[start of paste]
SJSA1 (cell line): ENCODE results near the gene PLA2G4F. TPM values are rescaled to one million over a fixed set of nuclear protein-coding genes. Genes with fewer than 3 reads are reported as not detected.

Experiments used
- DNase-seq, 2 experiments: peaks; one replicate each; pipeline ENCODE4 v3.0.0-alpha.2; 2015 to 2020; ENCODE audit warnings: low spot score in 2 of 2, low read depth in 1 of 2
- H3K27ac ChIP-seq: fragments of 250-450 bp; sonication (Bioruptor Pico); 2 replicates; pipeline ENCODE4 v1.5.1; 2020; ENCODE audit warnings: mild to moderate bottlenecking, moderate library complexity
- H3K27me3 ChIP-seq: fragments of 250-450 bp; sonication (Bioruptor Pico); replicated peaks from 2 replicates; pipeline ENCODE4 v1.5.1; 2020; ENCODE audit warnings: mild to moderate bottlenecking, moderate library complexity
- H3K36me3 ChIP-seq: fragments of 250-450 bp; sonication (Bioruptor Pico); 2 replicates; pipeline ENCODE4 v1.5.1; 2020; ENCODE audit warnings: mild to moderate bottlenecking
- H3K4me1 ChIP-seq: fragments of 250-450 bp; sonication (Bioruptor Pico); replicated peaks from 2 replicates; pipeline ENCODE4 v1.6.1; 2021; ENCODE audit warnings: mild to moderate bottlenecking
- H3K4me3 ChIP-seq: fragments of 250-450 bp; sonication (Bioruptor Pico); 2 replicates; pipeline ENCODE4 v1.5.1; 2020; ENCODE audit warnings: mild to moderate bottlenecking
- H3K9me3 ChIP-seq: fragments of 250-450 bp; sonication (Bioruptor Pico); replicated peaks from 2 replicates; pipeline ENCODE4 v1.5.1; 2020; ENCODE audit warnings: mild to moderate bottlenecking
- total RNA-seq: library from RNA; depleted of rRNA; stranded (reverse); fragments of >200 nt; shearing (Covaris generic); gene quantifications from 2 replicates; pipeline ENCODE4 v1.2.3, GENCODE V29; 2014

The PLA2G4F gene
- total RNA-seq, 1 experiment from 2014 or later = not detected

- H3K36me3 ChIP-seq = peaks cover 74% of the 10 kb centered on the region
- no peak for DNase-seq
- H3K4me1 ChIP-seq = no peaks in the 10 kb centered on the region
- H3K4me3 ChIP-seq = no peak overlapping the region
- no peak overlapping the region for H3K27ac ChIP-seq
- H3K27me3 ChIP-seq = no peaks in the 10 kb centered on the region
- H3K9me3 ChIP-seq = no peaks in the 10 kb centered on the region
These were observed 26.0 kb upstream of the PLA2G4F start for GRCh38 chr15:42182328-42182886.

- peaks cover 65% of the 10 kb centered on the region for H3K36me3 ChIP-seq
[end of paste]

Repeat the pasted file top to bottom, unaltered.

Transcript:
SJSA1 (cell line): ENCODE results near the gene PLA2G4F. TPM values are rescaled to one million over a fixed set of nuclear protein-coding genes. Genes with fewer than 3 reads are reported as not detected.

Experiments used
- DNase-seq, 2 experiments: peaks; one replicate each; pipeline ENCODE4 v3.0.0-alpha.2; 2015 to 2020; ENCODE audit warnings: low spot score in 2 of 2, low read depth in 1 of 2
- H3K27ac ChIP-seq: fragments of 250-450 bp; sonication (Bioruptor Pico); 2 replicates; pipeline ENCODE4 v1.5.1; 2020; ENCODE audit warnings: mild to moderate bottlenecking, moderate library complexity
- H3K27me3 ChIP-seq: fragments of 250-450 bp; sonication (Bioruptor Pico); replicated peaks from 2 replicates; pipeline ENCODE4 v1.5.1; 2020; ENCODE audit warnings: mild to moderate bottlenecking, moderate library complexity
- H3K36me3 ChIP-seq: fragments of 250-450 bp; sonication (Bioruptor Pico); 2 replicates; pipeline ENCODE4 v1.5.1; 2020; ENCODE audit warnings: mild to moderate bottlenecking
- H3K4me1 ChIP-seq: fragments of 250-450 bp; sonication (Bioruptor Pico); replicated peaks from 2 replicates; pipeline ENCODE4 v1.6.1; 2021; ENCODE audit warnings: mild to moderate bottlenecking
- H3K4me3 ChIP-seq: fragments of 250-450 bp; sonication (Bioruptor Pico); 2 replicates; pipeline ENCODE4 v1.5.1; 2020; ENCODE audit warnings: mild to moderate bottlenecking
- H3K9me3 ChIP-seq: fragments of 250-450 bp; sonication (Bioruptor Pico); replicated peaks from 2 replicates; pipeline ENCODE4 v1.5.1; 2020; ENCODE audit warnings: mild to moderate bottlenecking
- total RNA-seq: library from RNA; depleted of rRNA; stranded (reverse); fragments of >200 nt; shearing (Covaris generic); gene quantifications from 2 replicates; pipeline ENCODE4 v1.2.3, GENCODE V29; 2014

The PLA2G4F gene
- total RNA-seq, 1 experiment from 2014 or later = not detected

- H3K36me3 ChIP-seq = peaks cover 74% of the 10 kb centered on the region
- no peak for DNase-seq
- H3K4me1 ChIP-seq = no peaks in the 10 kb centered on the region
- H3K4me3 ChIP-seq = no peak overlapping the region
- no peak overlapping the region for H3K27ac ChIP-seq
- H3K27me3 ChIP-seq = no peaks in the 10 kb centered on the region
- H3K9me3 ChIP-seq = no peaks in the 10 kb centered on the region
These were observed 26.0 kb upstream of the PLA2G4F start for GRCh38 chr15:42182328-42182886.

- peaks cover 65% of the 10 kb centered on the region for H3K36me3 ChIP-seq